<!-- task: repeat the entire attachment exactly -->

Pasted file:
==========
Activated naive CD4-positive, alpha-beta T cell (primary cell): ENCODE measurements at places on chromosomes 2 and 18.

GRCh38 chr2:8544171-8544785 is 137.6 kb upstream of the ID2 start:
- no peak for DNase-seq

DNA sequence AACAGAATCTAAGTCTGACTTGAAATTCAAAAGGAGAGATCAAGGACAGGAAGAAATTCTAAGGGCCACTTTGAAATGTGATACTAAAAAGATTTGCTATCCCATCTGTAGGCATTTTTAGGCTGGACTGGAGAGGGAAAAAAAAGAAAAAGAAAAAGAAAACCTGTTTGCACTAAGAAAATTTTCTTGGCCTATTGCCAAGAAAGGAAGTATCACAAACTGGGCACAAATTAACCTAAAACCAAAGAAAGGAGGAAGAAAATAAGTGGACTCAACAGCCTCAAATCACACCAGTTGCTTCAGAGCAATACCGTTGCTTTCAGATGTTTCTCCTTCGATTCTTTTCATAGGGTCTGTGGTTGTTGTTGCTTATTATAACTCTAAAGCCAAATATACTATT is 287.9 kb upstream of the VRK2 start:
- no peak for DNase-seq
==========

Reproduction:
Activated naive CD4-positive, alpha-beta T cell (primary cell): ENCODE measurements at places on chromosomes 2 and 18.

GRCh38 chr2:8544171-8544785 is 137.6 kb upstream of the ID2 start:
- no peak for DNase-seq

DNA sequence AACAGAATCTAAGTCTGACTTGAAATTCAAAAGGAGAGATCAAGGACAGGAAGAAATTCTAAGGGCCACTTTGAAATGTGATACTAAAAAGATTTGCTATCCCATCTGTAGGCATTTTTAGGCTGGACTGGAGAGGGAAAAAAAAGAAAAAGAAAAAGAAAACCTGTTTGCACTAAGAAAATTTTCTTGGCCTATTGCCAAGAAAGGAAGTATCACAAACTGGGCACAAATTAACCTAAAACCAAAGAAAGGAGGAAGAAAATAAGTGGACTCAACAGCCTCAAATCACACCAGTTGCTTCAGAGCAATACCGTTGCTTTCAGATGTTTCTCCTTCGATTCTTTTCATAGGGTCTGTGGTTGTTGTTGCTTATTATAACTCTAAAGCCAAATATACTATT is 287.9 kb upstream of the VRK2 start:
- no peak for DNase-seq